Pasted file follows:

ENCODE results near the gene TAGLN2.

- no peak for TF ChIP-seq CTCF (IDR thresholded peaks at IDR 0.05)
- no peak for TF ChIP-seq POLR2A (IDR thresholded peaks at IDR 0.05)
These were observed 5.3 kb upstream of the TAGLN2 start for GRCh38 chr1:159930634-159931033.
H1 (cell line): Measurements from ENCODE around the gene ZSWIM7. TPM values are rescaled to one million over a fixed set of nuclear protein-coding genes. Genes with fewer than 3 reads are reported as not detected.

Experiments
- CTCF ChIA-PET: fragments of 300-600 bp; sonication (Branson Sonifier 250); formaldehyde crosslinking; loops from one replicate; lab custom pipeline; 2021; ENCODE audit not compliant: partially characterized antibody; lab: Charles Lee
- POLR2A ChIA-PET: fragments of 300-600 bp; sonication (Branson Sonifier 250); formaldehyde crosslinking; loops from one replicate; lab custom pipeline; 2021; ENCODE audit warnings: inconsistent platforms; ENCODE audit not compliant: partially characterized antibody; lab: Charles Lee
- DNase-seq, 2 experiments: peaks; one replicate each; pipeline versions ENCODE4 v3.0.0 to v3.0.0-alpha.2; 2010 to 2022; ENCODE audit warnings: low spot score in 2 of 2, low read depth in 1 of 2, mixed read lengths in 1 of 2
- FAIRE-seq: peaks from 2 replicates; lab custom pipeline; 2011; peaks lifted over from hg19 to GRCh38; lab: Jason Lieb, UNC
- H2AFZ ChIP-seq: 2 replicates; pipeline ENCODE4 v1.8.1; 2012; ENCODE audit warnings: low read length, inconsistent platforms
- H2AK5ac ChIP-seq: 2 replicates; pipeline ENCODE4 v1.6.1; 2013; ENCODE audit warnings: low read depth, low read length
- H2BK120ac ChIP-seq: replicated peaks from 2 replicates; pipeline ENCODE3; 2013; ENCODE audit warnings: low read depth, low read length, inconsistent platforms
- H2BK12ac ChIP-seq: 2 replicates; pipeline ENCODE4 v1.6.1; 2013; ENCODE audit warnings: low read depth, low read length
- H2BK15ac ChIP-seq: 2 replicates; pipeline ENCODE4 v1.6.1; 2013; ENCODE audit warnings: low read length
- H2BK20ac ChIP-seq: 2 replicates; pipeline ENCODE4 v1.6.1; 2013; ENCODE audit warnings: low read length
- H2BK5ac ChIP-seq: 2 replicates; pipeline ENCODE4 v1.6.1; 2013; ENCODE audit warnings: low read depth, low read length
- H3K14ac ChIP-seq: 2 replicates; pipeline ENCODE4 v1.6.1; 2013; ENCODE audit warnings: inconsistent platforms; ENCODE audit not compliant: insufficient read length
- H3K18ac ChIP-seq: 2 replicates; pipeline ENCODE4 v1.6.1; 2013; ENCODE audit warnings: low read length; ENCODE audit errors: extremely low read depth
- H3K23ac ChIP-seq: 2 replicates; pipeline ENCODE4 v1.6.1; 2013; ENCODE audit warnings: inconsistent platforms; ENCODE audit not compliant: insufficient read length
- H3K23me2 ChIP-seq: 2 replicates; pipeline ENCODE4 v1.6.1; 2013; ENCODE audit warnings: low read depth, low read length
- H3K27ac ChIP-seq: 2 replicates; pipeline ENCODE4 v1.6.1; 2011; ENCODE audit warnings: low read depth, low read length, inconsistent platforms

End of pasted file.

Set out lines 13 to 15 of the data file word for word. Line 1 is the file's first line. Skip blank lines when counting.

- H2BK120ac ChIP-seq: replicated peaks from 2 replicates; pipeline ENCODE3; 2013; ENCODE audit warnings: low read depth, low read length, inconsistent platforms
- H2BK12ac ChIP-seq: 2 replicates; pipeline ENCODE4 v1.6.1; 2013; ENCODE audit warnings: low read depth, low read length
- H2BK15ac ChIP-seq: 2 replicates; pipeline ENCODE4 v1.6.1; 2013; ENCODE audit warnings: low read length